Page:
Reduced tariffs will benefit food manufacturers here, among others
A wider range of halal food products made in Singapore could find their way to stores in Europe for its growing Muslim population, should the upcoming European Union-Singapore Free Trade Agreement (FTA) be approved.
Ratification of the trade pact early this year by the European Parliament is on the cards and businesses are looking ahead for new opportunities.
The potential agreement is good news for food manufacturers here, said Mr Ong Bee Chip, managing director of Golden Bridge Foods and its sister brand Ellaziq, which makes halal food products.
This is because reduced tariffs will allow his products, ranging from halal chicken floss to other items like lap cheong (dried Chinese sausage), to be more affordable when exported to the EU, he said, adding that he expects exports to rise by four to five times.
His factories received certification to export to Europe in the last four to six years and currently export about 10 to 12 tonnes of food products to Europe a year, he said.
The processed food product industry, with pharmaceuticals and chemicals, is particularly well placed to benefit as 84 per cent of Singapore exports will enter the EU duty-free when the FTA is implemented.
- Percentage of Singapore exports
that will enter the EU duty-free
when the European Union-
Singapore FTA is implemented.
With the FTA, materials from Asean countries will be deemed as originating from Singapore when incorporated into certain products. This will qualify the products for preferential tariff treatment.
Mr Ong hopes to expand into more markets if the FTA is approved. “The number of Muslims has increased significantly but not many factories do minority business. It’s a potentially big market.”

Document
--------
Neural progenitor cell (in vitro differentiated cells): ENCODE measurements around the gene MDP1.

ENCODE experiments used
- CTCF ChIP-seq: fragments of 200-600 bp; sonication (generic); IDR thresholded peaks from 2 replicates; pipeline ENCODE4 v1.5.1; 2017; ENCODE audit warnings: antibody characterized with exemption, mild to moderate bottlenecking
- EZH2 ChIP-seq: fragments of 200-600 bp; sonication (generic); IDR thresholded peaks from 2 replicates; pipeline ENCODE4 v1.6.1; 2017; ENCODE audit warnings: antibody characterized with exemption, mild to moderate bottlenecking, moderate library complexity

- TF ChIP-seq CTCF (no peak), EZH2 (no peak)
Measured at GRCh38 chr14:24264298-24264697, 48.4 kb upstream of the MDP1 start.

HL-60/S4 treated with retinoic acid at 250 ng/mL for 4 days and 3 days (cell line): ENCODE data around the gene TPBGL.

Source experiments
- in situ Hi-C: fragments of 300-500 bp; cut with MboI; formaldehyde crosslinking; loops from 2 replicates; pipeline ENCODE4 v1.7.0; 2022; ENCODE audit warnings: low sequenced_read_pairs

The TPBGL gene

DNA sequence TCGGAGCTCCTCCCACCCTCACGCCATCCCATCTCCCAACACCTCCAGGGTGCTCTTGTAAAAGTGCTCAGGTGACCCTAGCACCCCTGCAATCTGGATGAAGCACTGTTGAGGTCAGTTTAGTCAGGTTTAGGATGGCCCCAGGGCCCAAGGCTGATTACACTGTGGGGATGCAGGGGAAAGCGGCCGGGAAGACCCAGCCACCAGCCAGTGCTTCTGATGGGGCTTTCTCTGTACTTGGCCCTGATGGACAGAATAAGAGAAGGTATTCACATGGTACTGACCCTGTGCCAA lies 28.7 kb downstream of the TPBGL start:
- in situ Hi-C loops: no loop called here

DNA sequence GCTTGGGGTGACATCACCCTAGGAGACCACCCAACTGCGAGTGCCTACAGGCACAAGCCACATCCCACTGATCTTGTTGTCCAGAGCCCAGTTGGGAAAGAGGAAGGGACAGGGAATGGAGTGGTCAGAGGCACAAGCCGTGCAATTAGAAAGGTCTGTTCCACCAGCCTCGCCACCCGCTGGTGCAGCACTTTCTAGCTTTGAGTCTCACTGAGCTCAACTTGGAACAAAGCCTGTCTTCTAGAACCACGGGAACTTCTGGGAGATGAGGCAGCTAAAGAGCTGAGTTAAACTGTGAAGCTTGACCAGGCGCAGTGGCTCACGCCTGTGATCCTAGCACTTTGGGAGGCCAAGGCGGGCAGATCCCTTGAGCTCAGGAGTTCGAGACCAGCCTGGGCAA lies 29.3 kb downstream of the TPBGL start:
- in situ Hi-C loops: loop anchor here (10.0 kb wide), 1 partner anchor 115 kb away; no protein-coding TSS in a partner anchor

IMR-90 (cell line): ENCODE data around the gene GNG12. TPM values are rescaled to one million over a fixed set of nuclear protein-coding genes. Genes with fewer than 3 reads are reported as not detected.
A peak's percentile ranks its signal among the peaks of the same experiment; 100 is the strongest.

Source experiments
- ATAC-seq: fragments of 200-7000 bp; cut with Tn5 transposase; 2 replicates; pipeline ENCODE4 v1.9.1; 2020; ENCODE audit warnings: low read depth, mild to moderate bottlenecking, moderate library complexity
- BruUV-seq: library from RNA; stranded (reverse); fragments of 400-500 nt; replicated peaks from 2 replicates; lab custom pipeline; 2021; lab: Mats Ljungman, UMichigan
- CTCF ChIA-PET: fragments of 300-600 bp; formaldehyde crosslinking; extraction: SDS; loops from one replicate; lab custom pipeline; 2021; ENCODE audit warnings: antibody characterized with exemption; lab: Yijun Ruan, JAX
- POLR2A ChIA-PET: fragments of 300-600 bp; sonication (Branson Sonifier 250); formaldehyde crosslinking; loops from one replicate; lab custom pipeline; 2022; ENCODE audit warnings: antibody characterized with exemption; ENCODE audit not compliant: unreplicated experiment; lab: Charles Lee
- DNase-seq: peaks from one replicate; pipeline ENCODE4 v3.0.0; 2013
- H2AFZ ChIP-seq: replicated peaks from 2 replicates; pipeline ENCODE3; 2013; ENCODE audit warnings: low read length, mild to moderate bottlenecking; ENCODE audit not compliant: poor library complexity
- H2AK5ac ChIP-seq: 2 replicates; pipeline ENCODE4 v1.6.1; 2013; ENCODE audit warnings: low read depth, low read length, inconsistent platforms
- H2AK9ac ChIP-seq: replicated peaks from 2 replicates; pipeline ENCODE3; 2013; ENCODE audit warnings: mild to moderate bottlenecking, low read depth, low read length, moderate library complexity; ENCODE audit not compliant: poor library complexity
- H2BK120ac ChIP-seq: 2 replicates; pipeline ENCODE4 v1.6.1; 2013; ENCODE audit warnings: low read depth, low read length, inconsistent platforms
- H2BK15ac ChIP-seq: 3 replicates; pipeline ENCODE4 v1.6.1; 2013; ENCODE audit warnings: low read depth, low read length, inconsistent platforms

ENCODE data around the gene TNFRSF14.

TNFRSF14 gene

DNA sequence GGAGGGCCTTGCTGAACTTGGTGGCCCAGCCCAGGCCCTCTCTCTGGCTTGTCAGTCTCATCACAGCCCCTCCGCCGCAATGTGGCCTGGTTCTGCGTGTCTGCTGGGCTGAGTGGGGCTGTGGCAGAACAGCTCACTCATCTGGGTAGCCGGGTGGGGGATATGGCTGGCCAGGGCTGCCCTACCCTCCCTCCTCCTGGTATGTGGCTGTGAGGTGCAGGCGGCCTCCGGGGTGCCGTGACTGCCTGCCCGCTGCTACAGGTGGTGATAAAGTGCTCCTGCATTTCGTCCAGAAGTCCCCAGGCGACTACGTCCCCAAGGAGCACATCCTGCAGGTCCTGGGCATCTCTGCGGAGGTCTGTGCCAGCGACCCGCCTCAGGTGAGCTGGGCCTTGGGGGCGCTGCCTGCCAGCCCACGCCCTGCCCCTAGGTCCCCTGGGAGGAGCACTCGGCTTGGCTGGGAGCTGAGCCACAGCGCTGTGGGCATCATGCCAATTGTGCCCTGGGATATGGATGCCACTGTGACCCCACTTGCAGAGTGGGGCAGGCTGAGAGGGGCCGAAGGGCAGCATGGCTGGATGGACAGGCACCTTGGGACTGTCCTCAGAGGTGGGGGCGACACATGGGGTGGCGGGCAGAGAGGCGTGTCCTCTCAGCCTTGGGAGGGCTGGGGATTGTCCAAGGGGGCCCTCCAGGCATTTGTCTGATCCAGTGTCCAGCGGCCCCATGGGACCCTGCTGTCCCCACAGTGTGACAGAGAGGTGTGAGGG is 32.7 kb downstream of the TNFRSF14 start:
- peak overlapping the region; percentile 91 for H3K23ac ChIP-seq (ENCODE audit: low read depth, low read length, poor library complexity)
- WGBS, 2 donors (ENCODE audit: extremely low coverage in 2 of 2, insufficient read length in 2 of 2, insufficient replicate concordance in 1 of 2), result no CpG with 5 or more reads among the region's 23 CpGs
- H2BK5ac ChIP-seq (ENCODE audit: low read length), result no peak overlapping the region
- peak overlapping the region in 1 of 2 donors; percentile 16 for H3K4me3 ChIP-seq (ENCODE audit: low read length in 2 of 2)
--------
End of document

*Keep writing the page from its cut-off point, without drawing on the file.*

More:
Like food companies, precision engineering company Patec, which has facilities in Hungary, expects savings to go up to €300,000 (S$463,000) – about 2 per cent of its EU revenue. About 35 per cent of its business is EU-based and it handles about €18 million worth of EU-related trade.
“The ratification of the FTA, in this period of radical protectionism, serves to underscore the importance and faith that Singapore and the EU share for free trade,” said Mr Kelvin Wee, deputy chief executive of Patec, which supplies metal components to automotive companies like Bosch.
Others, like logistics company DPEX Worldwide Express, hope to do more business with small and medium-sized enterprises in Europe that want to sell to Asia.
“Major British and German retailers are extremely loyal to their local service providers and it is difficult for an Asian service provider to break the chain (into the European market),” said Mr Donald Tay, chief executive of DPEX.
“Ironically, these local service providers turn to us for service into Asia,” he added.
Its target is to have 25 per cent of its turnover from Europe.
Meanwhile, bigger players like developer CapitaLand look forward to an “expected uptick in the flow of investment, business travellers and expatriates in both markets”, said Mr Gerald Yong, chief executive of CapitaLand International.
“This will, in turn, generate greater demand for our lodging and commercial properties,” he added. “We can also look forward to a greater competitive edge and be treated equally with EU companies when bidding for contracts in that region.”
He said his company will also deepen its presence in European “gateway” cities such as Berlin, Frankfurt and Paris.